Earlier this week when former Alaska Gov. Sarah Palin helped kick off a series of Tea Party Express rallies leading up to the election, I couldn’t help but think back to my East Coast vacation earlier this month.

No, I didn’t immediately think of the gaudy-looking lighthouse restaurant with the “Ron Paul for President” sign in the window, though that soon crossed my mind, too. My first thought was of the Freedom Trail, the 2.5-mile walking trail that leads you to 16 nationally significant historic sites in Boston.

The Boston Tea Party is believed to have happened at old Griffin’s Wharf, which no longer exists because of a large-scale landfill project more than a century ago. A historical marker indicates where the wharf once was, but as you might expect, looking at a plaque isn’t quite as awe-inspiring as actually seeing the place as it was in 1773 and being able to – with a little imagination – visualize crates of tea being thrown off ships into the harbor.

Regardless, for someone like me who loves history and politics and has been to the East Coast only a handful of times, I’m still fascinated by simply visiting where events occured to form the cradle of our democracy. And my recent visit to Boston got me thinking about how the current tea party movement stacks up against the Boston Tea Party protest.

At its simplest, the comparison surely can be made. In 1773, future Americans were fed up with the ruling government, boarded ships and dumped all the tea in the water below. In 2010, a sizable number of Americans are fed up with the government, so they want to board Congress and dump all the incumbent politicians into the unemployment pool.

Both movements grew, too. Just as today’s tea party movement continues to grow, the Boston Tea Party spurred disgruntled future Americans to dump tea in other New England locales, including Maine, New York and North Carolina.

Taking the comparison a step further, it would seem that the connection between the two movements weakens. I assume most tea party supporters don’t favor literally overthrowing the government, as the Boston Tea Partiers obviously did.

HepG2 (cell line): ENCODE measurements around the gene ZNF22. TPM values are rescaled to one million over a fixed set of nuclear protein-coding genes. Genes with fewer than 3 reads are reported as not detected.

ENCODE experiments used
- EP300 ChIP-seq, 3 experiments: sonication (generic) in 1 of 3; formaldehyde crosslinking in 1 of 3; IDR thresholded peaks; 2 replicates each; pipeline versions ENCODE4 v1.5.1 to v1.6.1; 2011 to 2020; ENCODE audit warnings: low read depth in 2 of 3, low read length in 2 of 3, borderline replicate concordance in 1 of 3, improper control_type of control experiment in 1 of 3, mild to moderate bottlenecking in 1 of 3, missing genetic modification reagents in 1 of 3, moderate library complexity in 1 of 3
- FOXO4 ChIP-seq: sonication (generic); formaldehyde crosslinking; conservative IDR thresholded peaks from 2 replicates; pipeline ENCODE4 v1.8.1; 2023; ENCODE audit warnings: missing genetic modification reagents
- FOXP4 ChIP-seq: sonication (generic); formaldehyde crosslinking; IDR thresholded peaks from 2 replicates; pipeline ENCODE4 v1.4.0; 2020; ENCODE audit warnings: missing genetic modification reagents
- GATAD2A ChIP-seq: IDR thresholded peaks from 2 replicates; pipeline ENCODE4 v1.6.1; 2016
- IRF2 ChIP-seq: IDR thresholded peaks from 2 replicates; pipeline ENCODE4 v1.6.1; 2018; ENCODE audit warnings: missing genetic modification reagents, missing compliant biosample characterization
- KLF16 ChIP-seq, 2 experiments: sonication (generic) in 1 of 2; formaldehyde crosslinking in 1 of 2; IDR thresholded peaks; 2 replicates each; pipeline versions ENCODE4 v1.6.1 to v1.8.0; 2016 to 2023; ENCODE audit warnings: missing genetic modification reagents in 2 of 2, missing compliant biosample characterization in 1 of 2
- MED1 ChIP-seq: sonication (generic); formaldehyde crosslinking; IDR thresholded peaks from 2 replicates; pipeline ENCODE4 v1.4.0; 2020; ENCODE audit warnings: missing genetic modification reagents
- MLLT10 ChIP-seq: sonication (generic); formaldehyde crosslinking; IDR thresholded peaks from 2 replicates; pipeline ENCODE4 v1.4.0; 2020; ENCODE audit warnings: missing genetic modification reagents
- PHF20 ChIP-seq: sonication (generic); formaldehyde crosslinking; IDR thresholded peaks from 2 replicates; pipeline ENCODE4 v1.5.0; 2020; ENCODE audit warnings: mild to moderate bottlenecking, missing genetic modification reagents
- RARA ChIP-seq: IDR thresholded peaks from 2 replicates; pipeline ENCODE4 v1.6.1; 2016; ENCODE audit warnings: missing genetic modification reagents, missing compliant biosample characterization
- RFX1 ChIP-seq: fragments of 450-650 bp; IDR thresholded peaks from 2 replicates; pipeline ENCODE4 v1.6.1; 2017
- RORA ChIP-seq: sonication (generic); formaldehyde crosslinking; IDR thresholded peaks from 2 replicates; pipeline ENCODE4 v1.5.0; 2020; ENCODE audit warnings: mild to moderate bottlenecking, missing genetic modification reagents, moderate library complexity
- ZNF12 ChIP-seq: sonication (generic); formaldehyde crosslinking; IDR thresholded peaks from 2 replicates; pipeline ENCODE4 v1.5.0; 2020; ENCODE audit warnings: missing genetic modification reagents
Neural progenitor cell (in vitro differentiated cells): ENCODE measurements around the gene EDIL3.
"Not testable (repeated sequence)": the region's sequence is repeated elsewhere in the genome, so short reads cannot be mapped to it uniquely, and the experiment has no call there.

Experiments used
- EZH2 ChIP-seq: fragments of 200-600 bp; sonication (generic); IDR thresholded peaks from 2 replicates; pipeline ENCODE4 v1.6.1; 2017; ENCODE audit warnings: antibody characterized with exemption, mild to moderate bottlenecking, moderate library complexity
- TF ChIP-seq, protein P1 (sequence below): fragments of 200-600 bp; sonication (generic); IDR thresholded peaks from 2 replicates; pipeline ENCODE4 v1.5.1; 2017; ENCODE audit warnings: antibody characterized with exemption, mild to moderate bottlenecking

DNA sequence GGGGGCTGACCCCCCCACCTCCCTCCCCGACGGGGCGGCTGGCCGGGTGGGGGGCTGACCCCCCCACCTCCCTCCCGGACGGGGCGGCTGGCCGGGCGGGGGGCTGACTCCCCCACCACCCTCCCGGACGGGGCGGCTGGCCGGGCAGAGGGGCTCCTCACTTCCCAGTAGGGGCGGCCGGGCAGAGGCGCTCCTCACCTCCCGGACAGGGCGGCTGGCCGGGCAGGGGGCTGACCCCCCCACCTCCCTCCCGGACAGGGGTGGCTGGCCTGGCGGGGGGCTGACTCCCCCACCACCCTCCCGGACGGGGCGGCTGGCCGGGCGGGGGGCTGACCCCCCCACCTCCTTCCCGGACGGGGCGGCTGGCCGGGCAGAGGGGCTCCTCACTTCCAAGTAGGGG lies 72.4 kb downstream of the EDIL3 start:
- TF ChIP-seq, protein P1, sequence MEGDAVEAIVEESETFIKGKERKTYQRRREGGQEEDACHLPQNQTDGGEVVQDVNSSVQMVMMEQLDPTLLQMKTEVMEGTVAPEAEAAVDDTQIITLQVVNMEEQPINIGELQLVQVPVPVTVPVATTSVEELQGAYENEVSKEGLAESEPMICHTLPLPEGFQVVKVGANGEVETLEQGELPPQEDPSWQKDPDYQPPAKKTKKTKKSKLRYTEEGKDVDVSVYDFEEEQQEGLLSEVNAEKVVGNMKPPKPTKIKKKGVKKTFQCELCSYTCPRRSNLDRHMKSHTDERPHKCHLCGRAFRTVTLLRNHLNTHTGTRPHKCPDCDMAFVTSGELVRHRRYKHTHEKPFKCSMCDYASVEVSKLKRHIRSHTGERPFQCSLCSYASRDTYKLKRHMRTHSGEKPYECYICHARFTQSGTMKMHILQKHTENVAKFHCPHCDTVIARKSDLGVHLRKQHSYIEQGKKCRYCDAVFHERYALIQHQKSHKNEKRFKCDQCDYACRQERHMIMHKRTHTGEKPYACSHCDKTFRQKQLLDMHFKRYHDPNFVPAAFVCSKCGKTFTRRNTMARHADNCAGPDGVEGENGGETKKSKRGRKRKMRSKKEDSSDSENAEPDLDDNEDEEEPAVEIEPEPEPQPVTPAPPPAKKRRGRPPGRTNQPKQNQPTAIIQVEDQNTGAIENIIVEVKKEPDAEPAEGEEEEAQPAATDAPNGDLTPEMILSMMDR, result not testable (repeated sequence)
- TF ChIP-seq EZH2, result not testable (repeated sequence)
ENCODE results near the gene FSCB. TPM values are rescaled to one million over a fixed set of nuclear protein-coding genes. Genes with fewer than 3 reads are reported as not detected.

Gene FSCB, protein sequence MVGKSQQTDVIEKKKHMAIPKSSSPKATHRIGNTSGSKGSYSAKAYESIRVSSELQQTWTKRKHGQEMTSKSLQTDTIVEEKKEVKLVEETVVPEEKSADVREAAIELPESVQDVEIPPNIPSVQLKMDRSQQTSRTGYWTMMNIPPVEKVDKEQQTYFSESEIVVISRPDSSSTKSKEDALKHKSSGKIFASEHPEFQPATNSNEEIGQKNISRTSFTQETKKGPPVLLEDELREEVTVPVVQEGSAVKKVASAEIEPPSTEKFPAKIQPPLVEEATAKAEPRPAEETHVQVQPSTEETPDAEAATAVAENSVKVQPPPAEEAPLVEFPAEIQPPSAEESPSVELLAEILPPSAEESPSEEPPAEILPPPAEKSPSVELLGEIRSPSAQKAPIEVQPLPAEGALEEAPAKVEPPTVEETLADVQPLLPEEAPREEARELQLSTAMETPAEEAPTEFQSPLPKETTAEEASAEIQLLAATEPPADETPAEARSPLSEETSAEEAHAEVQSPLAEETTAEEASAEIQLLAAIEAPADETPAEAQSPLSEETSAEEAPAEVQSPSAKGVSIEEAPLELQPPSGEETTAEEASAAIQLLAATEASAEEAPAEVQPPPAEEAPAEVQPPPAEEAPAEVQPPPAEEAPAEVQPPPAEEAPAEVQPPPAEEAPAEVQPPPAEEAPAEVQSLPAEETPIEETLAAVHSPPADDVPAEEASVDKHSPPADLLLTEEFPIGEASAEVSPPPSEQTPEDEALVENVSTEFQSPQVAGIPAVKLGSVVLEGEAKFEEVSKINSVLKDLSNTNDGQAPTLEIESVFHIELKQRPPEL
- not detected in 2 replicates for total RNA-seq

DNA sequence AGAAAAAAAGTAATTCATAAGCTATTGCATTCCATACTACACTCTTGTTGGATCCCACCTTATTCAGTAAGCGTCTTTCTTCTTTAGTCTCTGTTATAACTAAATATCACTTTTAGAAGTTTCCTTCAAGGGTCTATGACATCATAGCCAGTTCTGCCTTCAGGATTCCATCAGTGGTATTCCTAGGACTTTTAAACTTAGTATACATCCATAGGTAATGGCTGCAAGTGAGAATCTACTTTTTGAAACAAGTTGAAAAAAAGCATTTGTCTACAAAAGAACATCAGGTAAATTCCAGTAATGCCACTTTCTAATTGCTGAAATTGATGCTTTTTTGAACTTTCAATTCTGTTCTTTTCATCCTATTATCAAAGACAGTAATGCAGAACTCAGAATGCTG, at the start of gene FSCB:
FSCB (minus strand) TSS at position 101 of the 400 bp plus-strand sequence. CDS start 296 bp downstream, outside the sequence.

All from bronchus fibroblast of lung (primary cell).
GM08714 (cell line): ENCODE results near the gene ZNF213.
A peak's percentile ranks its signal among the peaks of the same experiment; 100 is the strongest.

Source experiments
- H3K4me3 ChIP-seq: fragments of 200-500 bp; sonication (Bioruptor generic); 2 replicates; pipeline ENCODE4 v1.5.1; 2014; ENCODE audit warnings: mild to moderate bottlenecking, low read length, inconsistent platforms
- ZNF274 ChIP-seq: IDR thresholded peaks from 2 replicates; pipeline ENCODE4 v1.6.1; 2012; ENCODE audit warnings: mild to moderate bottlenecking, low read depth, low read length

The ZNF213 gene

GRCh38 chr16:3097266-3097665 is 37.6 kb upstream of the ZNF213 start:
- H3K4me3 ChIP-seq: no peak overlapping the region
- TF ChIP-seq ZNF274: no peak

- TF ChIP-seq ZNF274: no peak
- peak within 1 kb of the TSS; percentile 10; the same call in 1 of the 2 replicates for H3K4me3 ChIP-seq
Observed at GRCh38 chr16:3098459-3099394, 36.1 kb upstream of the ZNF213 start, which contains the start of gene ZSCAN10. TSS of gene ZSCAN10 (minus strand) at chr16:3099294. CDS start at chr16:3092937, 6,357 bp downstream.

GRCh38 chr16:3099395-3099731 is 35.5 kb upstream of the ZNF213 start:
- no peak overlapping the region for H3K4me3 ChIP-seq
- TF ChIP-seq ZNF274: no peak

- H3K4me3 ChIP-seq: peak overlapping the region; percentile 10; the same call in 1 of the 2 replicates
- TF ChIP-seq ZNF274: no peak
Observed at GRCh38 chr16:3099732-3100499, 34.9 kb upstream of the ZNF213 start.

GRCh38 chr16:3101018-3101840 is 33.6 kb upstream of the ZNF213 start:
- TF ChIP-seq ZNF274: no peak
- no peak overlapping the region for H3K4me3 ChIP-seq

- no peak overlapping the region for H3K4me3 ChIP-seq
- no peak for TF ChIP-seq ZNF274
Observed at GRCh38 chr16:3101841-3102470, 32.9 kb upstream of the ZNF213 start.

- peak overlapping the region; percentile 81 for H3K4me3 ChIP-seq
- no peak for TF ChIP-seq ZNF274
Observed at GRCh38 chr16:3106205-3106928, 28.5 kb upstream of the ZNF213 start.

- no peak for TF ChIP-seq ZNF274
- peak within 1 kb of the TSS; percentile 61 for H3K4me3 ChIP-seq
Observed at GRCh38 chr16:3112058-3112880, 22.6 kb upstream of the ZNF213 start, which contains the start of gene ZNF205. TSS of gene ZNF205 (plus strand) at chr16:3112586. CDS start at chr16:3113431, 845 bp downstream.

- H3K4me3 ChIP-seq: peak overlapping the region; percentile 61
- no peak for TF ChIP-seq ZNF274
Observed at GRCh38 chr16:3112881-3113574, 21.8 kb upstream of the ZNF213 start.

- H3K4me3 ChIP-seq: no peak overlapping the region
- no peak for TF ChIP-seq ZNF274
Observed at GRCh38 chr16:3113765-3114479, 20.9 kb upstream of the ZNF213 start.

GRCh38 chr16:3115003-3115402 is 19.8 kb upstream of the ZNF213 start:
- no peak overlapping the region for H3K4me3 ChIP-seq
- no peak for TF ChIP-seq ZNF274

And, while the current tea party movement surely will achieve a sense of victory next month – very few presidents survive their first midterm election with the same level of Congressional support they began with – nobody will be erecting memorials at key places in the 21st century tea party’s history. (“Look over here, Johnny. This is where Sarah Palin joked about seeing November from her house and sent the Tea Party Express on its way to victory.”)

Frankly, I expect the tea party movement to last about as long as Ross Perot’s Reform Party movement – which is to say, not very long in the grand scheme of things. Like the Reform Party before it, the tea party is burning hot but soon will burn out. This is not a criticism of the tea party, just an historically-based observation.

In any case, the tea party will leave its mark on our political history, at least for our lifetime. And when people want a true taste of dissident tea, they always can visit Boston.

Last month I finally got around to visiting the Abraham Lincoln Presidential Museum in Springfield, Ill. (I went on a behind-the-scenes media tour six months before the museum opened in April 2005, but that doesn’t really count because most of the exhibits weren’t in place yet.) All the exhibits and shows inside the museum are of high quality, but I was disappointed because there should have been more. Lincoln is one of the most written-about people in history, yet the ALPM is one of the least comprehensive presidential museums I’ve toured.

If you are an Illinois resident interested in visiting the museum, try to do so when your county will get you half off the $10 adult admission price. (Click here for details.) I suspect the museum is more impressive if you only have to pay $5 to get in the door.

In December 2006, I wrote a travel story for The Times about two other presidential museums I’ve visited. What follows is my take on the places commemorating the presidencies of Harry Truman and Gerald Ford.

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History buffs thirsting for presidental knowledge in the Midwest beyond the Land of Lincoln can get their fix in several surrounding states.

I recently visited two of the Midwest’s presidential museums: Harry S. Truman’s in Independence, Mo., and Gerald R. Ford’s in Grand Rapids, Mich. While I found both museums worth touring, what you’re probably thinking is true: Though the Truman museum covers the birth of the Atomic Age, it’s the Ford Museum that bombs in comparison.

Naturally, the Truman museum has a lot more source material to work with than the Ford museum. While the Ford presidency had a few memorable, if not controversial, moments, it was mostly forgettable. Upon Franklin D. Roosevelt’s death in April 1945, Truman inherited World War II and, ultimately, the decision whether to use an atomic bomb as a weapon of warfare.

During two terms as president, Truman also oversaw the Korean War and the start of the Cold War, witnessed the signing of the United Nations charter and was involved in negotiations to create the North Atlantic Treaty Organization. Truman’s Fair Deal proposal called for, among other things, an increase in minimum wage and health insurance for all Americans, while his secretary of state, George Marshall, unveiled a plan that stimulated economic recovery in post-World War II Europe.